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Wednesday, 1 November 2017

Farewell to Gould's Book Arcade - a Memoir

The late Bob Gould
News came through via today’s Sydney Morning Herald that (Bob) Gould’s Book Arcade in King Street Newtown is likely to close soon. In Newtown rents are rising and Bob's first wife told the SMH that: "Books have little place in the lives of people moving into Newtown these days." 

The rent is apparently going up such as to render the business unprofitable. There is an accompanying photo with Bob Gould’s first wife and his daughter which seems to suggest that the place is a lot more neat and tidy than it was when I last visited which was just after Bob’s death. I’m surprised to learn that that occurred some six and a half years ago.

I hadn’t really been a customer for a long time. But Bob was, up until his death, a customer of mine when I was the paid organizer of the Sydney and Sutherland Lifeline Bookfairs. Bob was always among the first through the door when we opened. Anything up to a couple of hundred people would be standing outside in a not always orderly queue and once inside they scattered far and wide. Many of those first stampeders were dealers like Bob, all looking for bargains. (I still remember the moment when one of the volunteers had thoughtfully, but idiotically, put all the Ian Rankin crime fiction lined up next to each other and one dealer simply swept them all of the table, in one fell swoop, into her large basket. The rest of the dealers groaned. You have to share the treasures around.)

Gould's Book Arcade as I remember
Bob always headed straight for the history section and plundered it unmercifully. Occasionally he brought along one or more of his bookshop staff to find stuff and pile it into a corner where Bob would handle it and decide whether to buy. After a while there would be two large piles. The pile he planned to buy or haggle over would be one side, the rejects, some of which he himself rejected after thinking a bit, would be on the other. Bookfair volunteers would have to put the rejects back on the tables at the end of the day.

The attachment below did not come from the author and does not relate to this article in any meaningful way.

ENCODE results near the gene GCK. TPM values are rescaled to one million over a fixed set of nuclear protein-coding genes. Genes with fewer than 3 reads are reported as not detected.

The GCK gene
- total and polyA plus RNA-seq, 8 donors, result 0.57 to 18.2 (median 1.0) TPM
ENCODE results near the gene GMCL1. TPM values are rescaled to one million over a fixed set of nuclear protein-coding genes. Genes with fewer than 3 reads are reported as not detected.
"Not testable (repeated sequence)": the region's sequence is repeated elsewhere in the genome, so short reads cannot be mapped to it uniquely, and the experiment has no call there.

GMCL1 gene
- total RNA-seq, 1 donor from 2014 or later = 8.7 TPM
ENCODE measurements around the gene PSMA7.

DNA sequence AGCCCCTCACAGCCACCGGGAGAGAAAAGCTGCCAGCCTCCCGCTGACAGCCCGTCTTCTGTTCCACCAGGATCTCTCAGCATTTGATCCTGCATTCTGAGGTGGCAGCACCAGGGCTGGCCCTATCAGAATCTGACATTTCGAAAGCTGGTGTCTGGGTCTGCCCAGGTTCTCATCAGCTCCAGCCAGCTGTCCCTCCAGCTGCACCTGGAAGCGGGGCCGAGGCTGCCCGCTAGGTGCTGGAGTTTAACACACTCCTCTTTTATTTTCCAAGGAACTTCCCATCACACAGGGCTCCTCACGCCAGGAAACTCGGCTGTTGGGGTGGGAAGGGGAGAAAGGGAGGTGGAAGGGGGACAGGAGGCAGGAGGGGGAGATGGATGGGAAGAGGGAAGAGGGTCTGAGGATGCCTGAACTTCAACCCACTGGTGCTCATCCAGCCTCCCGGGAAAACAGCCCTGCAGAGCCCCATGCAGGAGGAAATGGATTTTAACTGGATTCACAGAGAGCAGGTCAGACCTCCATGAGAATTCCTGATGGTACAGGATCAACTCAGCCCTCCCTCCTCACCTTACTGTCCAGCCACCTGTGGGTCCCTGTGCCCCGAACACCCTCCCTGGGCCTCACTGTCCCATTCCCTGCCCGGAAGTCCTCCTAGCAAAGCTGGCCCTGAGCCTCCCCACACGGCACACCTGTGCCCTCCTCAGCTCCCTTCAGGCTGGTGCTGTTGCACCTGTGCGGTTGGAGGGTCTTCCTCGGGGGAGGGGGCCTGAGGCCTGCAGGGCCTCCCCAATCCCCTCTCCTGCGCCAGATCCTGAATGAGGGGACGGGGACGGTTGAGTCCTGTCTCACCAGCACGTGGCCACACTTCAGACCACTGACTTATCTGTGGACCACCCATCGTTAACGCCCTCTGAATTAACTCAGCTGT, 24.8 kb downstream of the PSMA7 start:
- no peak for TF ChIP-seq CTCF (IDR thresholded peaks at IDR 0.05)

Often Bob came back on the second day and found them again and bought them for the day two price of 50% off. Sometimes however he was onto something very quickly but thought the price was too high and would immediately want to bargain. Most memorable haggle was over complete set, nicely bound, of the Proceedings of the Samuel Griffith Society, one of those rabidly right wing organisations apparently, according to Wikipedia, founded by the arch conservative activist Ray Evans. It’s still going and recently held its Annual Conference where the Speaker’s List included such intellectual giants as Senator David Leyonhelm and Ms Peta Credlin.

I still vividly remember Evans being involved in a plot to take over the ALP Club at the University of Melbourne, under the then tutelage of the rabid anti-Communist Professor Frank Knopfelmacher. Post-university Evans went off to work for the rabid rightist Hugh Morgan at Western Mining and penned many of the speeches that Morgan delivered back in his heyday. But I digress. …Bob clearly thought that the Proceedings would be of interest to a buyer somewhere.

Gould's Book Arcade, more recent
When Bob had finished his Bookfair selection, he would call me over and we would sit down and he would pick up every book, look at the binding, consider the price and either accept it or seek to negotiate it down. We were pretty amicable and once he learned I’d worked for a couple of Ministers in the Hawke Government the chat went on long after the final tally had been settled. If he came back for the second day, conversation picked up where it had left off.  He would often engage with other dealers as well, testing out what they thought of the market at the time. Towards the end of the day, having devoted hours in pursuit of literary treasure he would then call his daughter and she would drive up in their van and we would load his selection in. Usually the van was chock a block by the time we’d finished. For a longtime he was the Bookfairs’ biggest customer by some margin.

When I visited his shop I would often be interested to see the same boxes piled up in any available space. I could tell how long they had been sitting there because we always used different labelled boxes for each fair, the boxes being bought from a wholesaler who usually disposed of stocks of boxes not wanted by some food distributor.

Bob Gould  and his beloved business kept books going.  He loved them and was a voracious reader of them as well as retailer from the various places where had his shops. Others tell stories of bolshy staff and the frequent hilarity involved in working for a man who was an activist, a true believer and a curmudgeon all rolled into one.

I know how tough bookselling can be from personal family experience but it’s still sad that Gould’s Book Arcade will soon not be with us.


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